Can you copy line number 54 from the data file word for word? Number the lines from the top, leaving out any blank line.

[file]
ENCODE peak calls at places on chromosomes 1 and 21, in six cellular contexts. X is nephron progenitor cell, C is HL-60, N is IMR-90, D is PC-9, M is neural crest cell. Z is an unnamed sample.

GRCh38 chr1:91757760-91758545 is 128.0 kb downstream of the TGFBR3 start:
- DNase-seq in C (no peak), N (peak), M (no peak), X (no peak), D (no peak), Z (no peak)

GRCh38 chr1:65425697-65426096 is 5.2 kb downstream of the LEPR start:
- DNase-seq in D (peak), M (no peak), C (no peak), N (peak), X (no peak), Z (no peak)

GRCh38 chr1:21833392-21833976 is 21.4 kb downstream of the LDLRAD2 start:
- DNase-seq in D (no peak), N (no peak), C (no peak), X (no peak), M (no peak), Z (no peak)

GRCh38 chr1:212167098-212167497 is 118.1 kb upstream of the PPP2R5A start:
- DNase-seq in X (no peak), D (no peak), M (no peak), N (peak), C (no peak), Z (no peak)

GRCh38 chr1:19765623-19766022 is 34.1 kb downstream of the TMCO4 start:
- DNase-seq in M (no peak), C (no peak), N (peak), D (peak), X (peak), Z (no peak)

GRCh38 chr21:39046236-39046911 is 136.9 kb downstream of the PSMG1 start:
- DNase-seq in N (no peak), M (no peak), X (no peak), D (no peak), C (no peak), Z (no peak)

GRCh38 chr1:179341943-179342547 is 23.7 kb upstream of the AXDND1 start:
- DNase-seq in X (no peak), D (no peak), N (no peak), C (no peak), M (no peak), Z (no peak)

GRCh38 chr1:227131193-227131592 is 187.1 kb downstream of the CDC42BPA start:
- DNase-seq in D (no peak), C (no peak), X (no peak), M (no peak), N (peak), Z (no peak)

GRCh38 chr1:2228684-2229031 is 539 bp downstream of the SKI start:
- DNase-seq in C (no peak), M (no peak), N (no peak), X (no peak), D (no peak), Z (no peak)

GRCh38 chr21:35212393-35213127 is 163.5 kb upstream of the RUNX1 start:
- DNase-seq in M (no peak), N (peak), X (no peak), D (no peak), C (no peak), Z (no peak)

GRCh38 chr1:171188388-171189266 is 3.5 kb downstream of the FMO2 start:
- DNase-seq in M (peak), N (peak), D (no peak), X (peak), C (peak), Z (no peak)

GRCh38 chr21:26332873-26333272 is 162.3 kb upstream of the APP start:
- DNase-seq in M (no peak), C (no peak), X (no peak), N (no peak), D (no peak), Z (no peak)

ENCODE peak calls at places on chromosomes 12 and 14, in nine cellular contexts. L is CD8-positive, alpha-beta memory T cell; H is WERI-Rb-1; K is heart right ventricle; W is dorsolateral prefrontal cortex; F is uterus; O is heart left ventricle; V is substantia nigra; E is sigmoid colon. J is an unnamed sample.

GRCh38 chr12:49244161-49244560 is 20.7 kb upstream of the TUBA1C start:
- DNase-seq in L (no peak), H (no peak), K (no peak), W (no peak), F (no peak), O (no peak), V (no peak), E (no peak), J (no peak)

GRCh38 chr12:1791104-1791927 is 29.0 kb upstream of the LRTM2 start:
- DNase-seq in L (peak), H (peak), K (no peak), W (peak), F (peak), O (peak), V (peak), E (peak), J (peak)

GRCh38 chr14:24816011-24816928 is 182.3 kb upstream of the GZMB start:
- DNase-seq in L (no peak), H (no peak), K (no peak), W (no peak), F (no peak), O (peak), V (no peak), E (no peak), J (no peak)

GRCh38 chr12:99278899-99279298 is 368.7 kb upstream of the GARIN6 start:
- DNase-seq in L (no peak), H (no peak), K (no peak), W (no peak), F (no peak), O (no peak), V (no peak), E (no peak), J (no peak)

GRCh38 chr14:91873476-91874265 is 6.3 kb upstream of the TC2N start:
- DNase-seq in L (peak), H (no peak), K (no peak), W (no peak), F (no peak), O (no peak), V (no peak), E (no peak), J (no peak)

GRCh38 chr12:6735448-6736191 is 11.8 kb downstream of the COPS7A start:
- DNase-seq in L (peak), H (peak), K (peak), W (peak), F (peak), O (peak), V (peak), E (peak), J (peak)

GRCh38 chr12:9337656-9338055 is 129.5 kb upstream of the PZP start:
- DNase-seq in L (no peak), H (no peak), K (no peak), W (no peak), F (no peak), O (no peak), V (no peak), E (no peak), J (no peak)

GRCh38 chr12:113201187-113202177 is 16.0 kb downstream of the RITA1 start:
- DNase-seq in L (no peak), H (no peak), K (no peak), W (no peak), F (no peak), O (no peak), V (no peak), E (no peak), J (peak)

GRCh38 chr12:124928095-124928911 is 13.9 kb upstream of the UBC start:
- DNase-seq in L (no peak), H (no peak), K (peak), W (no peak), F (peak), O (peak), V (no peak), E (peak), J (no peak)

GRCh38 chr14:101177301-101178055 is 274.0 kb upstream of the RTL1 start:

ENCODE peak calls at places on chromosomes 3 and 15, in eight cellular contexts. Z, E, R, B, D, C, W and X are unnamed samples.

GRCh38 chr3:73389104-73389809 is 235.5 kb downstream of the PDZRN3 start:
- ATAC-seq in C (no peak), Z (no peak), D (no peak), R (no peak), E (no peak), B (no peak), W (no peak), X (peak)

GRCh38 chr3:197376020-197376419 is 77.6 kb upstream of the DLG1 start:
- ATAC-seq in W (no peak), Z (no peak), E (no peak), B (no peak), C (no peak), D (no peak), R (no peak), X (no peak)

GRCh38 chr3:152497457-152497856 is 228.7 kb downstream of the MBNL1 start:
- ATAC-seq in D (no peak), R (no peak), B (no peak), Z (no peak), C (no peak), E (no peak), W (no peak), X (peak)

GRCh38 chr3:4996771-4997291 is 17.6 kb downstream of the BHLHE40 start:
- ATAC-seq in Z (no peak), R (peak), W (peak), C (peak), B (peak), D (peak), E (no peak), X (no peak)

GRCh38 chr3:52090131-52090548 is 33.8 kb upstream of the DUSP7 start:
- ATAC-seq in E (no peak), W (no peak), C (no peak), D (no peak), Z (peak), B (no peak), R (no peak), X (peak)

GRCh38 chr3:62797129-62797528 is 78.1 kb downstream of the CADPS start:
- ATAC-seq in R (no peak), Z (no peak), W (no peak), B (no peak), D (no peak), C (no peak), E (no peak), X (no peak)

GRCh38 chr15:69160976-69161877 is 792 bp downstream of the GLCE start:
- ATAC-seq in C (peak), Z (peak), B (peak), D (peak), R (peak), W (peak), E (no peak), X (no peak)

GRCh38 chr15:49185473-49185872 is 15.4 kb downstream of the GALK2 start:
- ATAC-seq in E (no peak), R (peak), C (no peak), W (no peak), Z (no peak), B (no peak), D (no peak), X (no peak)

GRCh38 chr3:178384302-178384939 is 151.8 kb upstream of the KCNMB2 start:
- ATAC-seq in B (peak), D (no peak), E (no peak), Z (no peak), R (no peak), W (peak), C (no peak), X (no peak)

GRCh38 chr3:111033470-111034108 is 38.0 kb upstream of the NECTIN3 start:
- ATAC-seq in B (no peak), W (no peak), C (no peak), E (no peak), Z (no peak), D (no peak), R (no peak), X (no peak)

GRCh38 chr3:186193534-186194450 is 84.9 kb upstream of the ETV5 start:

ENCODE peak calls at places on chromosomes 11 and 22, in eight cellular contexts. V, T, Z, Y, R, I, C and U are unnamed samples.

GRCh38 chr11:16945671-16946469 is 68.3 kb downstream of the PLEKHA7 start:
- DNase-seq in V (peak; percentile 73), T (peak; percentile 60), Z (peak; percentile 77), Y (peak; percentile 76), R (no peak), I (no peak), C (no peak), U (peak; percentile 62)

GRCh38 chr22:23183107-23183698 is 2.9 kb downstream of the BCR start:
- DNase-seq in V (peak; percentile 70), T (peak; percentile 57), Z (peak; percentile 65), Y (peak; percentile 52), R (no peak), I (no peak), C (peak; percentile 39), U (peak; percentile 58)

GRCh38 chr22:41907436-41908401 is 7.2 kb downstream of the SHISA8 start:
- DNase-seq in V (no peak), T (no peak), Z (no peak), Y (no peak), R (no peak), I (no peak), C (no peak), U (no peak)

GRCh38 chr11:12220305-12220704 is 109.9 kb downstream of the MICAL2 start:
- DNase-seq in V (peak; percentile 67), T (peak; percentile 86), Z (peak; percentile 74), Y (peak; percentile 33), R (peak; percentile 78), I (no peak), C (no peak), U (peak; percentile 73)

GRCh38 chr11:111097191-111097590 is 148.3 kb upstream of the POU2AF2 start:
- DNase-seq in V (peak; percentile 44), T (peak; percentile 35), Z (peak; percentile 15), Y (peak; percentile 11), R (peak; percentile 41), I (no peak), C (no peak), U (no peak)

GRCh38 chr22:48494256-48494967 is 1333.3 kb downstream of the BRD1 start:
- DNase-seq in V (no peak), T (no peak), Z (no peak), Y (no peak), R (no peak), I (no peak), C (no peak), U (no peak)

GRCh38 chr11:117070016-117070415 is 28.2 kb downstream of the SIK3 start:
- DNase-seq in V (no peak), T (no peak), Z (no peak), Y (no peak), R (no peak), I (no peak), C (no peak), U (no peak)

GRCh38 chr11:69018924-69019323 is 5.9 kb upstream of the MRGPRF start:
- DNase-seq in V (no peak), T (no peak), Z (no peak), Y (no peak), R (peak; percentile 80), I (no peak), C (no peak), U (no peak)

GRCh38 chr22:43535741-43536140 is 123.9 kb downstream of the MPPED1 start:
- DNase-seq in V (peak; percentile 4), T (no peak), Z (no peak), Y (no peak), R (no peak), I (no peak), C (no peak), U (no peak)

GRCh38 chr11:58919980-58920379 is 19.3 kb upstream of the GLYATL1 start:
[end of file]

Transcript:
- ATAC-seq in Z (no peak), R (peak), W (peak), C (peak), B (peak), D (peak), E (no peak), X (no peak)